A Comparison of Dermal Autograft to Commercially Available Dermal Allograft in Breast Reconstruction
This is a retrospective comparative study of two established therapies. It is designed to
enroll patients who will be undergoing breast reconstruction with tissue expanders/implants.
Two groups will be created. One with patients receiving acellular dermal allograft for
submuscular coverage and a second group of patients undergoing dermal autograft for
submuscular coverage. Patients with a lower abdominal scar and sufficient abdominal laxity
for autograft harvest will be offered this technique. The subset of these patients who
elect to undergo autografting will comprise the autograft group. The allograft group will
consist of the patients without a suitable abdomen for autografting and those who decline
the autograft procedure. Patients in the allograft group will have placement of dermal
allograft over the lower pole of the tissue expander. Patients in the autograft group will
undergo harvest of a dermal autograft from the lower abdomen at the time of mastectomy,
which will be used to cover the lower pole of the tissue expander. The following data will
be recorded in an unidentifiable fashion: age, medical history, type of breast cancer
treatment, type of reconstruction to include implant type, brand, implant size and
characteristics, time of surgery including autograft harvest, and cost of overall procedure.
Patients will receive routine follow-up care only, and the presence of any complications
will be recorded. Per the standard reconstructive sequence for implant-based breast
reconstruction, all patients will undergo a second surgical procedure under general
anesthesia approximately three months following the initial surgical procedure for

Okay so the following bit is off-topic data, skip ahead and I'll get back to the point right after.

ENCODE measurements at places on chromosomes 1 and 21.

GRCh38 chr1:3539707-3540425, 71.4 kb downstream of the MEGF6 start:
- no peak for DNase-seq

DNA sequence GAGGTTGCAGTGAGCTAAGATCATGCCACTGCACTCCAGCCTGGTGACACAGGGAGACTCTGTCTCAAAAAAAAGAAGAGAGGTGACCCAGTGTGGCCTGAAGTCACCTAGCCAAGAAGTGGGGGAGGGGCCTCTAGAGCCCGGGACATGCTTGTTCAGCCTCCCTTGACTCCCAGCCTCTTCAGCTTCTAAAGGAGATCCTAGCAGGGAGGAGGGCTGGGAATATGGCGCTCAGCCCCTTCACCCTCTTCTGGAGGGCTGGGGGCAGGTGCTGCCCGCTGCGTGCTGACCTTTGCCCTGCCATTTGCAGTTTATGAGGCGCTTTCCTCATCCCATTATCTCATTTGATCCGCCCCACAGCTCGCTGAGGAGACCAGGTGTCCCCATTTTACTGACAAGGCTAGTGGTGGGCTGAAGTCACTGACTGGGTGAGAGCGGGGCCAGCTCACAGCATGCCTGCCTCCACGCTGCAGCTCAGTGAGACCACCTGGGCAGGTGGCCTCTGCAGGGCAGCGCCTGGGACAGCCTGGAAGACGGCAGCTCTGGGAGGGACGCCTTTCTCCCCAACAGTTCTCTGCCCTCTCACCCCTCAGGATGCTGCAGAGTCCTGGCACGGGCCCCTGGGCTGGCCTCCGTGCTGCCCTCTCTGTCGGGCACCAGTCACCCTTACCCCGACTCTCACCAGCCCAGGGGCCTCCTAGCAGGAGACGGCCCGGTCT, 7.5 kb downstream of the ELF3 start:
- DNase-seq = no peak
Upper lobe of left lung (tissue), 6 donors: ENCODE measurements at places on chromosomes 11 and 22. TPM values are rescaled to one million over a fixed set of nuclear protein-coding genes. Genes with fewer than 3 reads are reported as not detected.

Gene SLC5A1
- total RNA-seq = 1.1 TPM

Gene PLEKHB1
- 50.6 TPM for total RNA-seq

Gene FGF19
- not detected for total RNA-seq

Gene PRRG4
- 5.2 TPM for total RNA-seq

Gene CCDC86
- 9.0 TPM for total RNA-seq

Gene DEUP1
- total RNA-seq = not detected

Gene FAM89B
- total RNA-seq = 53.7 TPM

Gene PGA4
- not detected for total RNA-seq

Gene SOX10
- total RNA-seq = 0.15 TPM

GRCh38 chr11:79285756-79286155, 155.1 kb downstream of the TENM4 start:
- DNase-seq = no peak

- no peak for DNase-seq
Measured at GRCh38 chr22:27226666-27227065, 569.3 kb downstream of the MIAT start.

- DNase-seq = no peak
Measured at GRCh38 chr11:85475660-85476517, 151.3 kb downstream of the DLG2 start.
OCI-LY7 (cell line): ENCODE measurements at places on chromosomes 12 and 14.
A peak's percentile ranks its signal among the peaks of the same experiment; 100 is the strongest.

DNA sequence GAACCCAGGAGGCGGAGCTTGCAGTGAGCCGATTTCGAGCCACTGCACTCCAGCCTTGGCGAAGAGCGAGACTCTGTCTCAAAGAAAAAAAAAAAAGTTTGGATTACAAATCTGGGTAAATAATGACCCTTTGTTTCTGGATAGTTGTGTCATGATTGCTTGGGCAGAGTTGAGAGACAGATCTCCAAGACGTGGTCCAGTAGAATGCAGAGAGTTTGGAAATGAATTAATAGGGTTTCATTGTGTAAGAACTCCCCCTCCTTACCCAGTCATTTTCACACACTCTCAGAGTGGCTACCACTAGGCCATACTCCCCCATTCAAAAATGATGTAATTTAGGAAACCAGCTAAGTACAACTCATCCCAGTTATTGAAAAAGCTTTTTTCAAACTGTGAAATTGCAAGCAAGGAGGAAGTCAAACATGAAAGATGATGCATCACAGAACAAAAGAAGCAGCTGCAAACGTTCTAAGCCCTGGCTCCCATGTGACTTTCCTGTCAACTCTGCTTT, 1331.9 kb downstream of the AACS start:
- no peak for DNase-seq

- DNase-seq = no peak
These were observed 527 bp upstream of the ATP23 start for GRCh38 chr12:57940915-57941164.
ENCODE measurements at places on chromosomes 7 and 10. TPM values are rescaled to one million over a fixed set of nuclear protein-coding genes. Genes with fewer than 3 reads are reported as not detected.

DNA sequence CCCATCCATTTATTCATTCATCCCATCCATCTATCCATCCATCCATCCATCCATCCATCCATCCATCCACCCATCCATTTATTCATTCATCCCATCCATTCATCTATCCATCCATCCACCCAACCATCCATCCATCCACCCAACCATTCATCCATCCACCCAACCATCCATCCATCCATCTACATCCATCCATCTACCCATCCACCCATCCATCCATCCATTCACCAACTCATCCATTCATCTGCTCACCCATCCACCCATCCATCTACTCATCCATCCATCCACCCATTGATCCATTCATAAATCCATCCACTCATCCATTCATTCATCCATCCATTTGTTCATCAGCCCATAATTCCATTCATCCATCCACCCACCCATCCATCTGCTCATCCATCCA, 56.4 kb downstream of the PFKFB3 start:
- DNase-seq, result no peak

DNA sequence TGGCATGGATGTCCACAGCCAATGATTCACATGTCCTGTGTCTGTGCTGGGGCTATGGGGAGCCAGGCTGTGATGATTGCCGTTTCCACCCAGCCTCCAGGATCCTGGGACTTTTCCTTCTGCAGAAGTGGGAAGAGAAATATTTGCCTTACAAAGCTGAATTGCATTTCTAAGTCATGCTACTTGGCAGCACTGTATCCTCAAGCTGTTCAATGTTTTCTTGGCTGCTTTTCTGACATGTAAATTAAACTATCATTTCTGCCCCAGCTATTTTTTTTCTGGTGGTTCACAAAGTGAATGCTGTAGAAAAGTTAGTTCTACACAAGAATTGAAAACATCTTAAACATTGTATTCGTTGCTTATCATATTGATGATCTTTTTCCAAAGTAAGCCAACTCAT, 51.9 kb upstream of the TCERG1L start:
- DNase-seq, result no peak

replacement of the tissue expander with a permanent implant and capsulotomy. At the time of
this procedure, three small samples of the internal capsule will be harvested from standard
locations with a 4mm biopsy punch. Histology with H/E and factor VIII staining will be
performed on these samples to measure inflammation, tissue architecture, and vascular
ingrowth. Comorbidities between patients with and without acellular dermal matrices will be
evaluated using the Fisher exact test. Group differences for continuous variables will be
assessed with the t test.
Statistical significance will be defined as p < 0.05.
Allocation: Non-Randomized, Endpoint Classification: Safety/Efficacy Study, Intervention Model: Parallel Assignment, Masking: Open Label, Primary Purpose: Supportive Care
To accurately measure the neovascularization of the implants, the number of blood vessels per 40x high-power field (hpf) will be counted on the slides stained with Factor VIII. Any brown-staining endothelial cell or endothelial-cell cluster, clearly separate from adjacent microvessel and other connective-tissue elements, will be considered a single, countable microvessel. Vessel lumens, although usually present, will not be necessary for a structure to be defined as a microvessel, and red cells will not be used to define a vessel lumen.
Three months post-surgery
United States: Institutional Review Board
|University of Kentucky Chandler Medical Center||Lexington, Kentucky 40536|